Now, you are correct that a forensic examination of the computer might show the presence or absence of malware– but only “might”. Forensic examinations are not always done competently (c.f. the Julie Amero case, where the utterly idiotic fools were involved) and there is always the question of WHEN malware was present.

This is murky ground, technically and legally. Not being an attorney, I can’t speak to the latter, but as a security expert I can speak to the former; and what I say is that absent either (a) a confession or (b) a video showing the person typing the content in, that there is no proof. There is only circumstantial evidence that we KNOW is trivial to fake.

aldestrawk says:

Re: Re: Re: More generally...

You demonstrate what a friend of mine, who is a DA in Santa Clara County (Silicon Valley), once said to me. He said, that prosecutors look to eliminate software engineers from juries because, for them, no amount of evidence is ever enough (I’m a software engineer). I would never vote to convict someone based solely on a Myspace profile, but I would consider it as additional circumstantial evidence if all the investigation I laid out in my comment had been done to authenticate the profile. The existence of malware, including rootkits, can be discovered by good forensic analysis. Apparently though, HBGary (yes, THAT HBGary!) has developed a super-stealthy rootkit called 12 Monkeys. They are claiming it is undetectable. From the emails that were stolen from them, by Anonymous, they planned on selling it for about $240K. If you have enemies that dedicated towards framing you, there may not be much hope.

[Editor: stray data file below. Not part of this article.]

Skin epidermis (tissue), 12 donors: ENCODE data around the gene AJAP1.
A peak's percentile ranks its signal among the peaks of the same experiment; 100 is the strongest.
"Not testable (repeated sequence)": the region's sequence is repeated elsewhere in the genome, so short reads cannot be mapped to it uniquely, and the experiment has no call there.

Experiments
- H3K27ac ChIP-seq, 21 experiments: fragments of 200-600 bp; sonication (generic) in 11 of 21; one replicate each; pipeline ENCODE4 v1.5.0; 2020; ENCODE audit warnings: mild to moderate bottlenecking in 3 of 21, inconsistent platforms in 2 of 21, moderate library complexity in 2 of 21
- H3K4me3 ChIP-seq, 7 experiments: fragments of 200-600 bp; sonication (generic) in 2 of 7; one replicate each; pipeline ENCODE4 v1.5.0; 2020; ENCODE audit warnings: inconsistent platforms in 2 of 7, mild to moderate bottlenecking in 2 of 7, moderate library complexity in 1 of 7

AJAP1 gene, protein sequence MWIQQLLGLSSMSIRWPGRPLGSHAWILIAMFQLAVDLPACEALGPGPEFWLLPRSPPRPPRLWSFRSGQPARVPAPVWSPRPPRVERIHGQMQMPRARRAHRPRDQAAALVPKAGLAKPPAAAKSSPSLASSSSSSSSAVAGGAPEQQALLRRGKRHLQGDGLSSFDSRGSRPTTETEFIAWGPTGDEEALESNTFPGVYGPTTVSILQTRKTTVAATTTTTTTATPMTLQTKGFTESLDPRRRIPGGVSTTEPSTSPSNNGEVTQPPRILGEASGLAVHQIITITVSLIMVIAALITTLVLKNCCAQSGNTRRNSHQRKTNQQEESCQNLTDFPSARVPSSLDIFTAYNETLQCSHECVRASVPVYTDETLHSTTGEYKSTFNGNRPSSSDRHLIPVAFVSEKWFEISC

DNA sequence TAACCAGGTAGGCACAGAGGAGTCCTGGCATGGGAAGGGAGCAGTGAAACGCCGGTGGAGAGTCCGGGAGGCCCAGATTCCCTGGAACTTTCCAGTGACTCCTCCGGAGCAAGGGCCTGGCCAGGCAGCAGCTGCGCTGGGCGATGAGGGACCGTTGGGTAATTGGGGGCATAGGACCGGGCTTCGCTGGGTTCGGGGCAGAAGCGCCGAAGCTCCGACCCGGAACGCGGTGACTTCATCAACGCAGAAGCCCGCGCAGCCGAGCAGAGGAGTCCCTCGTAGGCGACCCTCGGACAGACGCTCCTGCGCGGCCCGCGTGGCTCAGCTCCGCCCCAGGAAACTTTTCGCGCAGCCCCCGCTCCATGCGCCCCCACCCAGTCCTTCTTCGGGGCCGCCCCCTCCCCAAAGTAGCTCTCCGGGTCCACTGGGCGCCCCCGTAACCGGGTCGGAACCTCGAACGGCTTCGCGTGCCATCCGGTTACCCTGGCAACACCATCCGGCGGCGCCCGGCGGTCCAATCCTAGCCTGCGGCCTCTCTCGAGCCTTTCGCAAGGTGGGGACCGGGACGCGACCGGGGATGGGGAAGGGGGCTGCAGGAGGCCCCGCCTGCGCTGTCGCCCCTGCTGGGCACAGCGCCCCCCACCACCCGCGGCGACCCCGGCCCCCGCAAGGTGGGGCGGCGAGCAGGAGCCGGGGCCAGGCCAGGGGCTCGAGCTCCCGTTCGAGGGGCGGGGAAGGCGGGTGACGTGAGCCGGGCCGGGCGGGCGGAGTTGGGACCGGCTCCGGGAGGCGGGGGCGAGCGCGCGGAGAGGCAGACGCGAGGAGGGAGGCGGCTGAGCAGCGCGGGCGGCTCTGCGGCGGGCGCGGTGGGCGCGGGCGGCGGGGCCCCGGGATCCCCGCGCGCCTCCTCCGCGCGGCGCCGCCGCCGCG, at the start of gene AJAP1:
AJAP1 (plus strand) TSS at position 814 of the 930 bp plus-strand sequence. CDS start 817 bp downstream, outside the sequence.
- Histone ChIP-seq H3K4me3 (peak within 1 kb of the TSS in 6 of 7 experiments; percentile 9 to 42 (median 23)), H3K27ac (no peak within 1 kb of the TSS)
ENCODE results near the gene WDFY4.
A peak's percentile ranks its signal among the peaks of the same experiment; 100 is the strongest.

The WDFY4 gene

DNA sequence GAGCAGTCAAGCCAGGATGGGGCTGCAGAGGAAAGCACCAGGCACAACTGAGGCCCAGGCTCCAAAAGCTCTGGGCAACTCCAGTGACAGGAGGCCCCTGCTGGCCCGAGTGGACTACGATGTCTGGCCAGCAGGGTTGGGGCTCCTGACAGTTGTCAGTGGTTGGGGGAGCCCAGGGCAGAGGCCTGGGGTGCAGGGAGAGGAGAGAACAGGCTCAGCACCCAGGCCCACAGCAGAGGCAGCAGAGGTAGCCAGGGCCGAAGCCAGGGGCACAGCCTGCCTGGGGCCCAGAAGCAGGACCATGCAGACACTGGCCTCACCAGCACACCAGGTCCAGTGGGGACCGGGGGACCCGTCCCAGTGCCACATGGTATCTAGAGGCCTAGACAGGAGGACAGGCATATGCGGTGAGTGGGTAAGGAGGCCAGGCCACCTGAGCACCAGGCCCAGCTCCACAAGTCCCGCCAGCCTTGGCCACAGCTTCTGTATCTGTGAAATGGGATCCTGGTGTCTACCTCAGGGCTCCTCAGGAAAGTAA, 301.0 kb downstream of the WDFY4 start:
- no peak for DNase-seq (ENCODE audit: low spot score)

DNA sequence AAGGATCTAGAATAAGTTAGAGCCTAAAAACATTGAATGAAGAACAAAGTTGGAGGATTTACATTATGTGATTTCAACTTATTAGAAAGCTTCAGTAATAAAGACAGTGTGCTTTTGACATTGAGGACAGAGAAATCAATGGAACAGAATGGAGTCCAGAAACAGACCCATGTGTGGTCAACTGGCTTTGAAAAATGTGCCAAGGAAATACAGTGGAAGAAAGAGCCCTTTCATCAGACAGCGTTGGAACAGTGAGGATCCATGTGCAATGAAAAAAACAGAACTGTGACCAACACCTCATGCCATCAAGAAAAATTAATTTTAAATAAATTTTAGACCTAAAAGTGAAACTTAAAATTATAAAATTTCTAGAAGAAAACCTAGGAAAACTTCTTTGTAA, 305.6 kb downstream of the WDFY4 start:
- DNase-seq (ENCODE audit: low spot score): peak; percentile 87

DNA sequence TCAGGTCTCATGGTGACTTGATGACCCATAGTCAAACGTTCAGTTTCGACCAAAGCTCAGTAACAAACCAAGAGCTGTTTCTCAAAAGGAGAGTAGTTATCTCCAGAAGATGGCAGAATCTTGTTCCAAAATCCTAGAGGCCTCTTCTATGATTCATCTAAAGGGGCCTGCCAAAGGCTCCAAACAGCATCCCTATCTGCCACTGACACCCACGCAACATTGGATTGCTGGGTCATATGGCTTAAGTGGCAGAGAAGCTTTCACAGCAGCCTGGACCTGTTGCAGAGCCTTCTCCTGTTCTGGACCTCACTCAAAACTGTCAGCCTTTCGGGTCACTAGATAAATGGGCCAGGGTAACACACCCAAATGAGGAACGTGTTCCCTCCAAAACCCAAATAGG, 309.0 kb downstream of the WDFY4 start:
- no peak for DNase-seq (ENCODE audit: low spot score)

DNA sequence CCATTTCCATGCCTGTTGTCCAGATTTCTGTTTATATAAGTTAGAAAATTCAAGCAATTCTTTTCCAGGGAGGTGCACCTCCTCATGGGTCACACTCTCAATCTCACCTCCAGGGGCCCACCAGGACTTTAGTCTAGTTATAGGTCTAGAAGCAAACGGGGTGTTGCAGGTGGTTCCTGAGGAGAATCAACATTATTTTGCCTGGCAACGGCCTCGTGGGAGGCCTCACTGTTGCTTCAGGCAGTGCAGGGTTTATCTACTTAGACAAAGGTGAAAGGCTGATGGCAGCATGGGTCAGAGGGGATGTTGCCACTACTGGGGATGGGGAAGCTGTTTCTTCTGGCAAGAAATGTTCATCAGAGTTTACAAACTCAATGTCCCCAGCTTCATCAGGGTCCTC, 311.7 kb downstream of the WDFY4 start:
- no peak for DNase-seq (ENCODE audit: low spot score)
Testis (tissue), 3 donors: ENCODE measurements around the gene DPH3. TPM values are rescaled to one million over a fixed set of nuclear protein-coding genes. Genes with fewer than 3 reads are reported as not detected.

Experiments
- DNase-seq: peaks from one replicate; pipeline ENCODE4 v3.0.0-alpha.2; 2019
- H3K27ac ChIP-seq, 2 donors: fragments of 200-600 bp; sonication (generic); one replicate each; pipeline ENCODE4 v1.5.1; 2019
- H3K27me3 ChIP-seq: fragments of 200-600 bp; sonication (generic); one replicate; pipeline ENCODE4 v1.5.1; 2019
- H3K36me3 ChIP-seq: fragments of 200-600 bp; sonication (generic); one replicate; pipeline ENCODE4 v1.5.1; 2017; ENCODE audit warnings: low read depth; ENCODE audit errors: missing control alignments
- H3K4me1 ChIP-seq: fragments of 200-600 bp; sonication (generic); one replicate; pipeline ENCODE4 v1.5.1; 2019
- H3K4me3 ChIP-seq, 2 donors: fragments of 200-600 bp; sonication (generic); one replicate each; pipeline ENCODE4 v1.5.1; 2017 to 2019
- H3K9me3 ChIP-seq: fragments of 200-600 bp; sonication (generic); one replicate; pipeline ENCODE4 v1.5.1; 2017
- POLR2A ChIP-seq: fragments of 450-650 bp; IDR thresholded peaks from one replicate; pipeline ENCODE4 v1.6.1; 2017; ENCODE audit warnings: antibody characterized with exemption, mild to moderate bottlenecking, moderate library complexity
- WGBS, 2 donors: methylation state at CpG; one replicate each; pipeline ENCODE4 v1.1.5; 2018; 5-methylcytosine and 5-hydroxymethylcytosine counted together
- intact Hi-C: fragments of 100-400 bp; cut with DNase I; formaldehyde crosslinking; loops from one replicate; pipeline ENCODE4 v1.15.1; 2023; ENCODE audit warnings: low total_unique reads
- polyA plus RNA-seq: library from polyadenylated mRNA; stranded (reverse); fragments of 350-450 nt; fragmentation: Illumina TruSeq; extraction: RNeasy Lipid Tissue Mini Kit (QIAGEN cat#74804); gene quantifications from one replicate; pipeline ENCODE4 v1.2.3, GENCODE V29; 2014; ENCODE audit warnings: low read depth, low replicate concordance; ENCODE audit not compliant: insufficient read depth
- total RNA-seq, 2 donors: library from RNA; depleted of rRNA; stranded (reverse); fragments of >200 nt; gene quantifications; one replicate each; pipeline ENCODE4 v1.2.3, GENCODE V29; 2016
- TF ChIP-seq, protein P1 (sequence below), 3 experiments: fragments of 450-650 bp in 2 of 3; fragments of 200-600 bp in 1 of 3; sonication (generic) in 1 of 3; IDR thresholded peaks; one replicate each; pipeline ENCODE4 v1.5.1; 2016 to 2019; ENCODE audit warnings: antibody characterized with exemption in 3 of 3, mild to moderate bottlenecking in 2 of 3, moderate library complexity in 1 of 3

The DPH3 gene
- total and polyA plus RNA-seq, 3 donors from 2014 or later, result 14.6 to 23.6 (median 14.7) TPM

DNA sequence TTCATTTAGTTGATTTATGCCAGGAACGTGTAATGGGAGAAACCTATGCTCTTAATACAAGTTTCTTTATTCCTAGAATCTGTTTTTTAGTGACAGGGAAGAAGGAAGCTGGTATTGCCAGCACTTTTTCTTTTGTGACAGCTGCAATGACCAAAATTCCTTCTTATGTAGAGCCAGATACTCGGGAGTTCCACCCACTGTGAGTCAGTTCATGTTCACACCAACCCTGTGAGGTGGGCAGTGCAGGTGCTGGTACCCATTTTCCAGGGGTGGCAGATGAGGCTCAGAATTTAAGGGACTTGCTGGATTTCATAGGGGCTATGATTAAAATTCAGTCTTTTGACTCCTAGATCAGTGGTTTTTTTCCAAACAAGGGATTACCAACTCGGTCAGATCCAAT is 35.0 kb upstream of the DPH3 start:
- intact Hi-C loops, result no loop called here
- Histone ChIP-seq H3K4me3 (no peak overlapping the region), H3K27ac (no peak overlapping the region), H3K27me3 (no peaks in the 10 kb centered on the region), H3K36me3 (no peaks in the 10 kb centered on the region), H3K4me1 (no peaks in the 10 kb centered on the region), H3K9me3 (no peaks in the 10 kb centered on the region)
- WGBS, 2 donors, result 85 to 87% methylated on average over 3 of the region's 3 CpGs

You can defend against bad forensics experts and bad experts in general by getting your own. Society can’t give up on prosecuting people because the experts might be incompetent or malevolent. In the Julie Amero case her conviction was overturned.
Any computer evidence, purporting to be a statement from someone, that is admitted as evidence needs to be minimally authenticated so as to count as an exception to the hearsay rule. In this Myspace case that would be tying the source IP address for the posting to a computer most likely used by only that person. Further issues can be brought up by the defense.

Anonymous Coward says: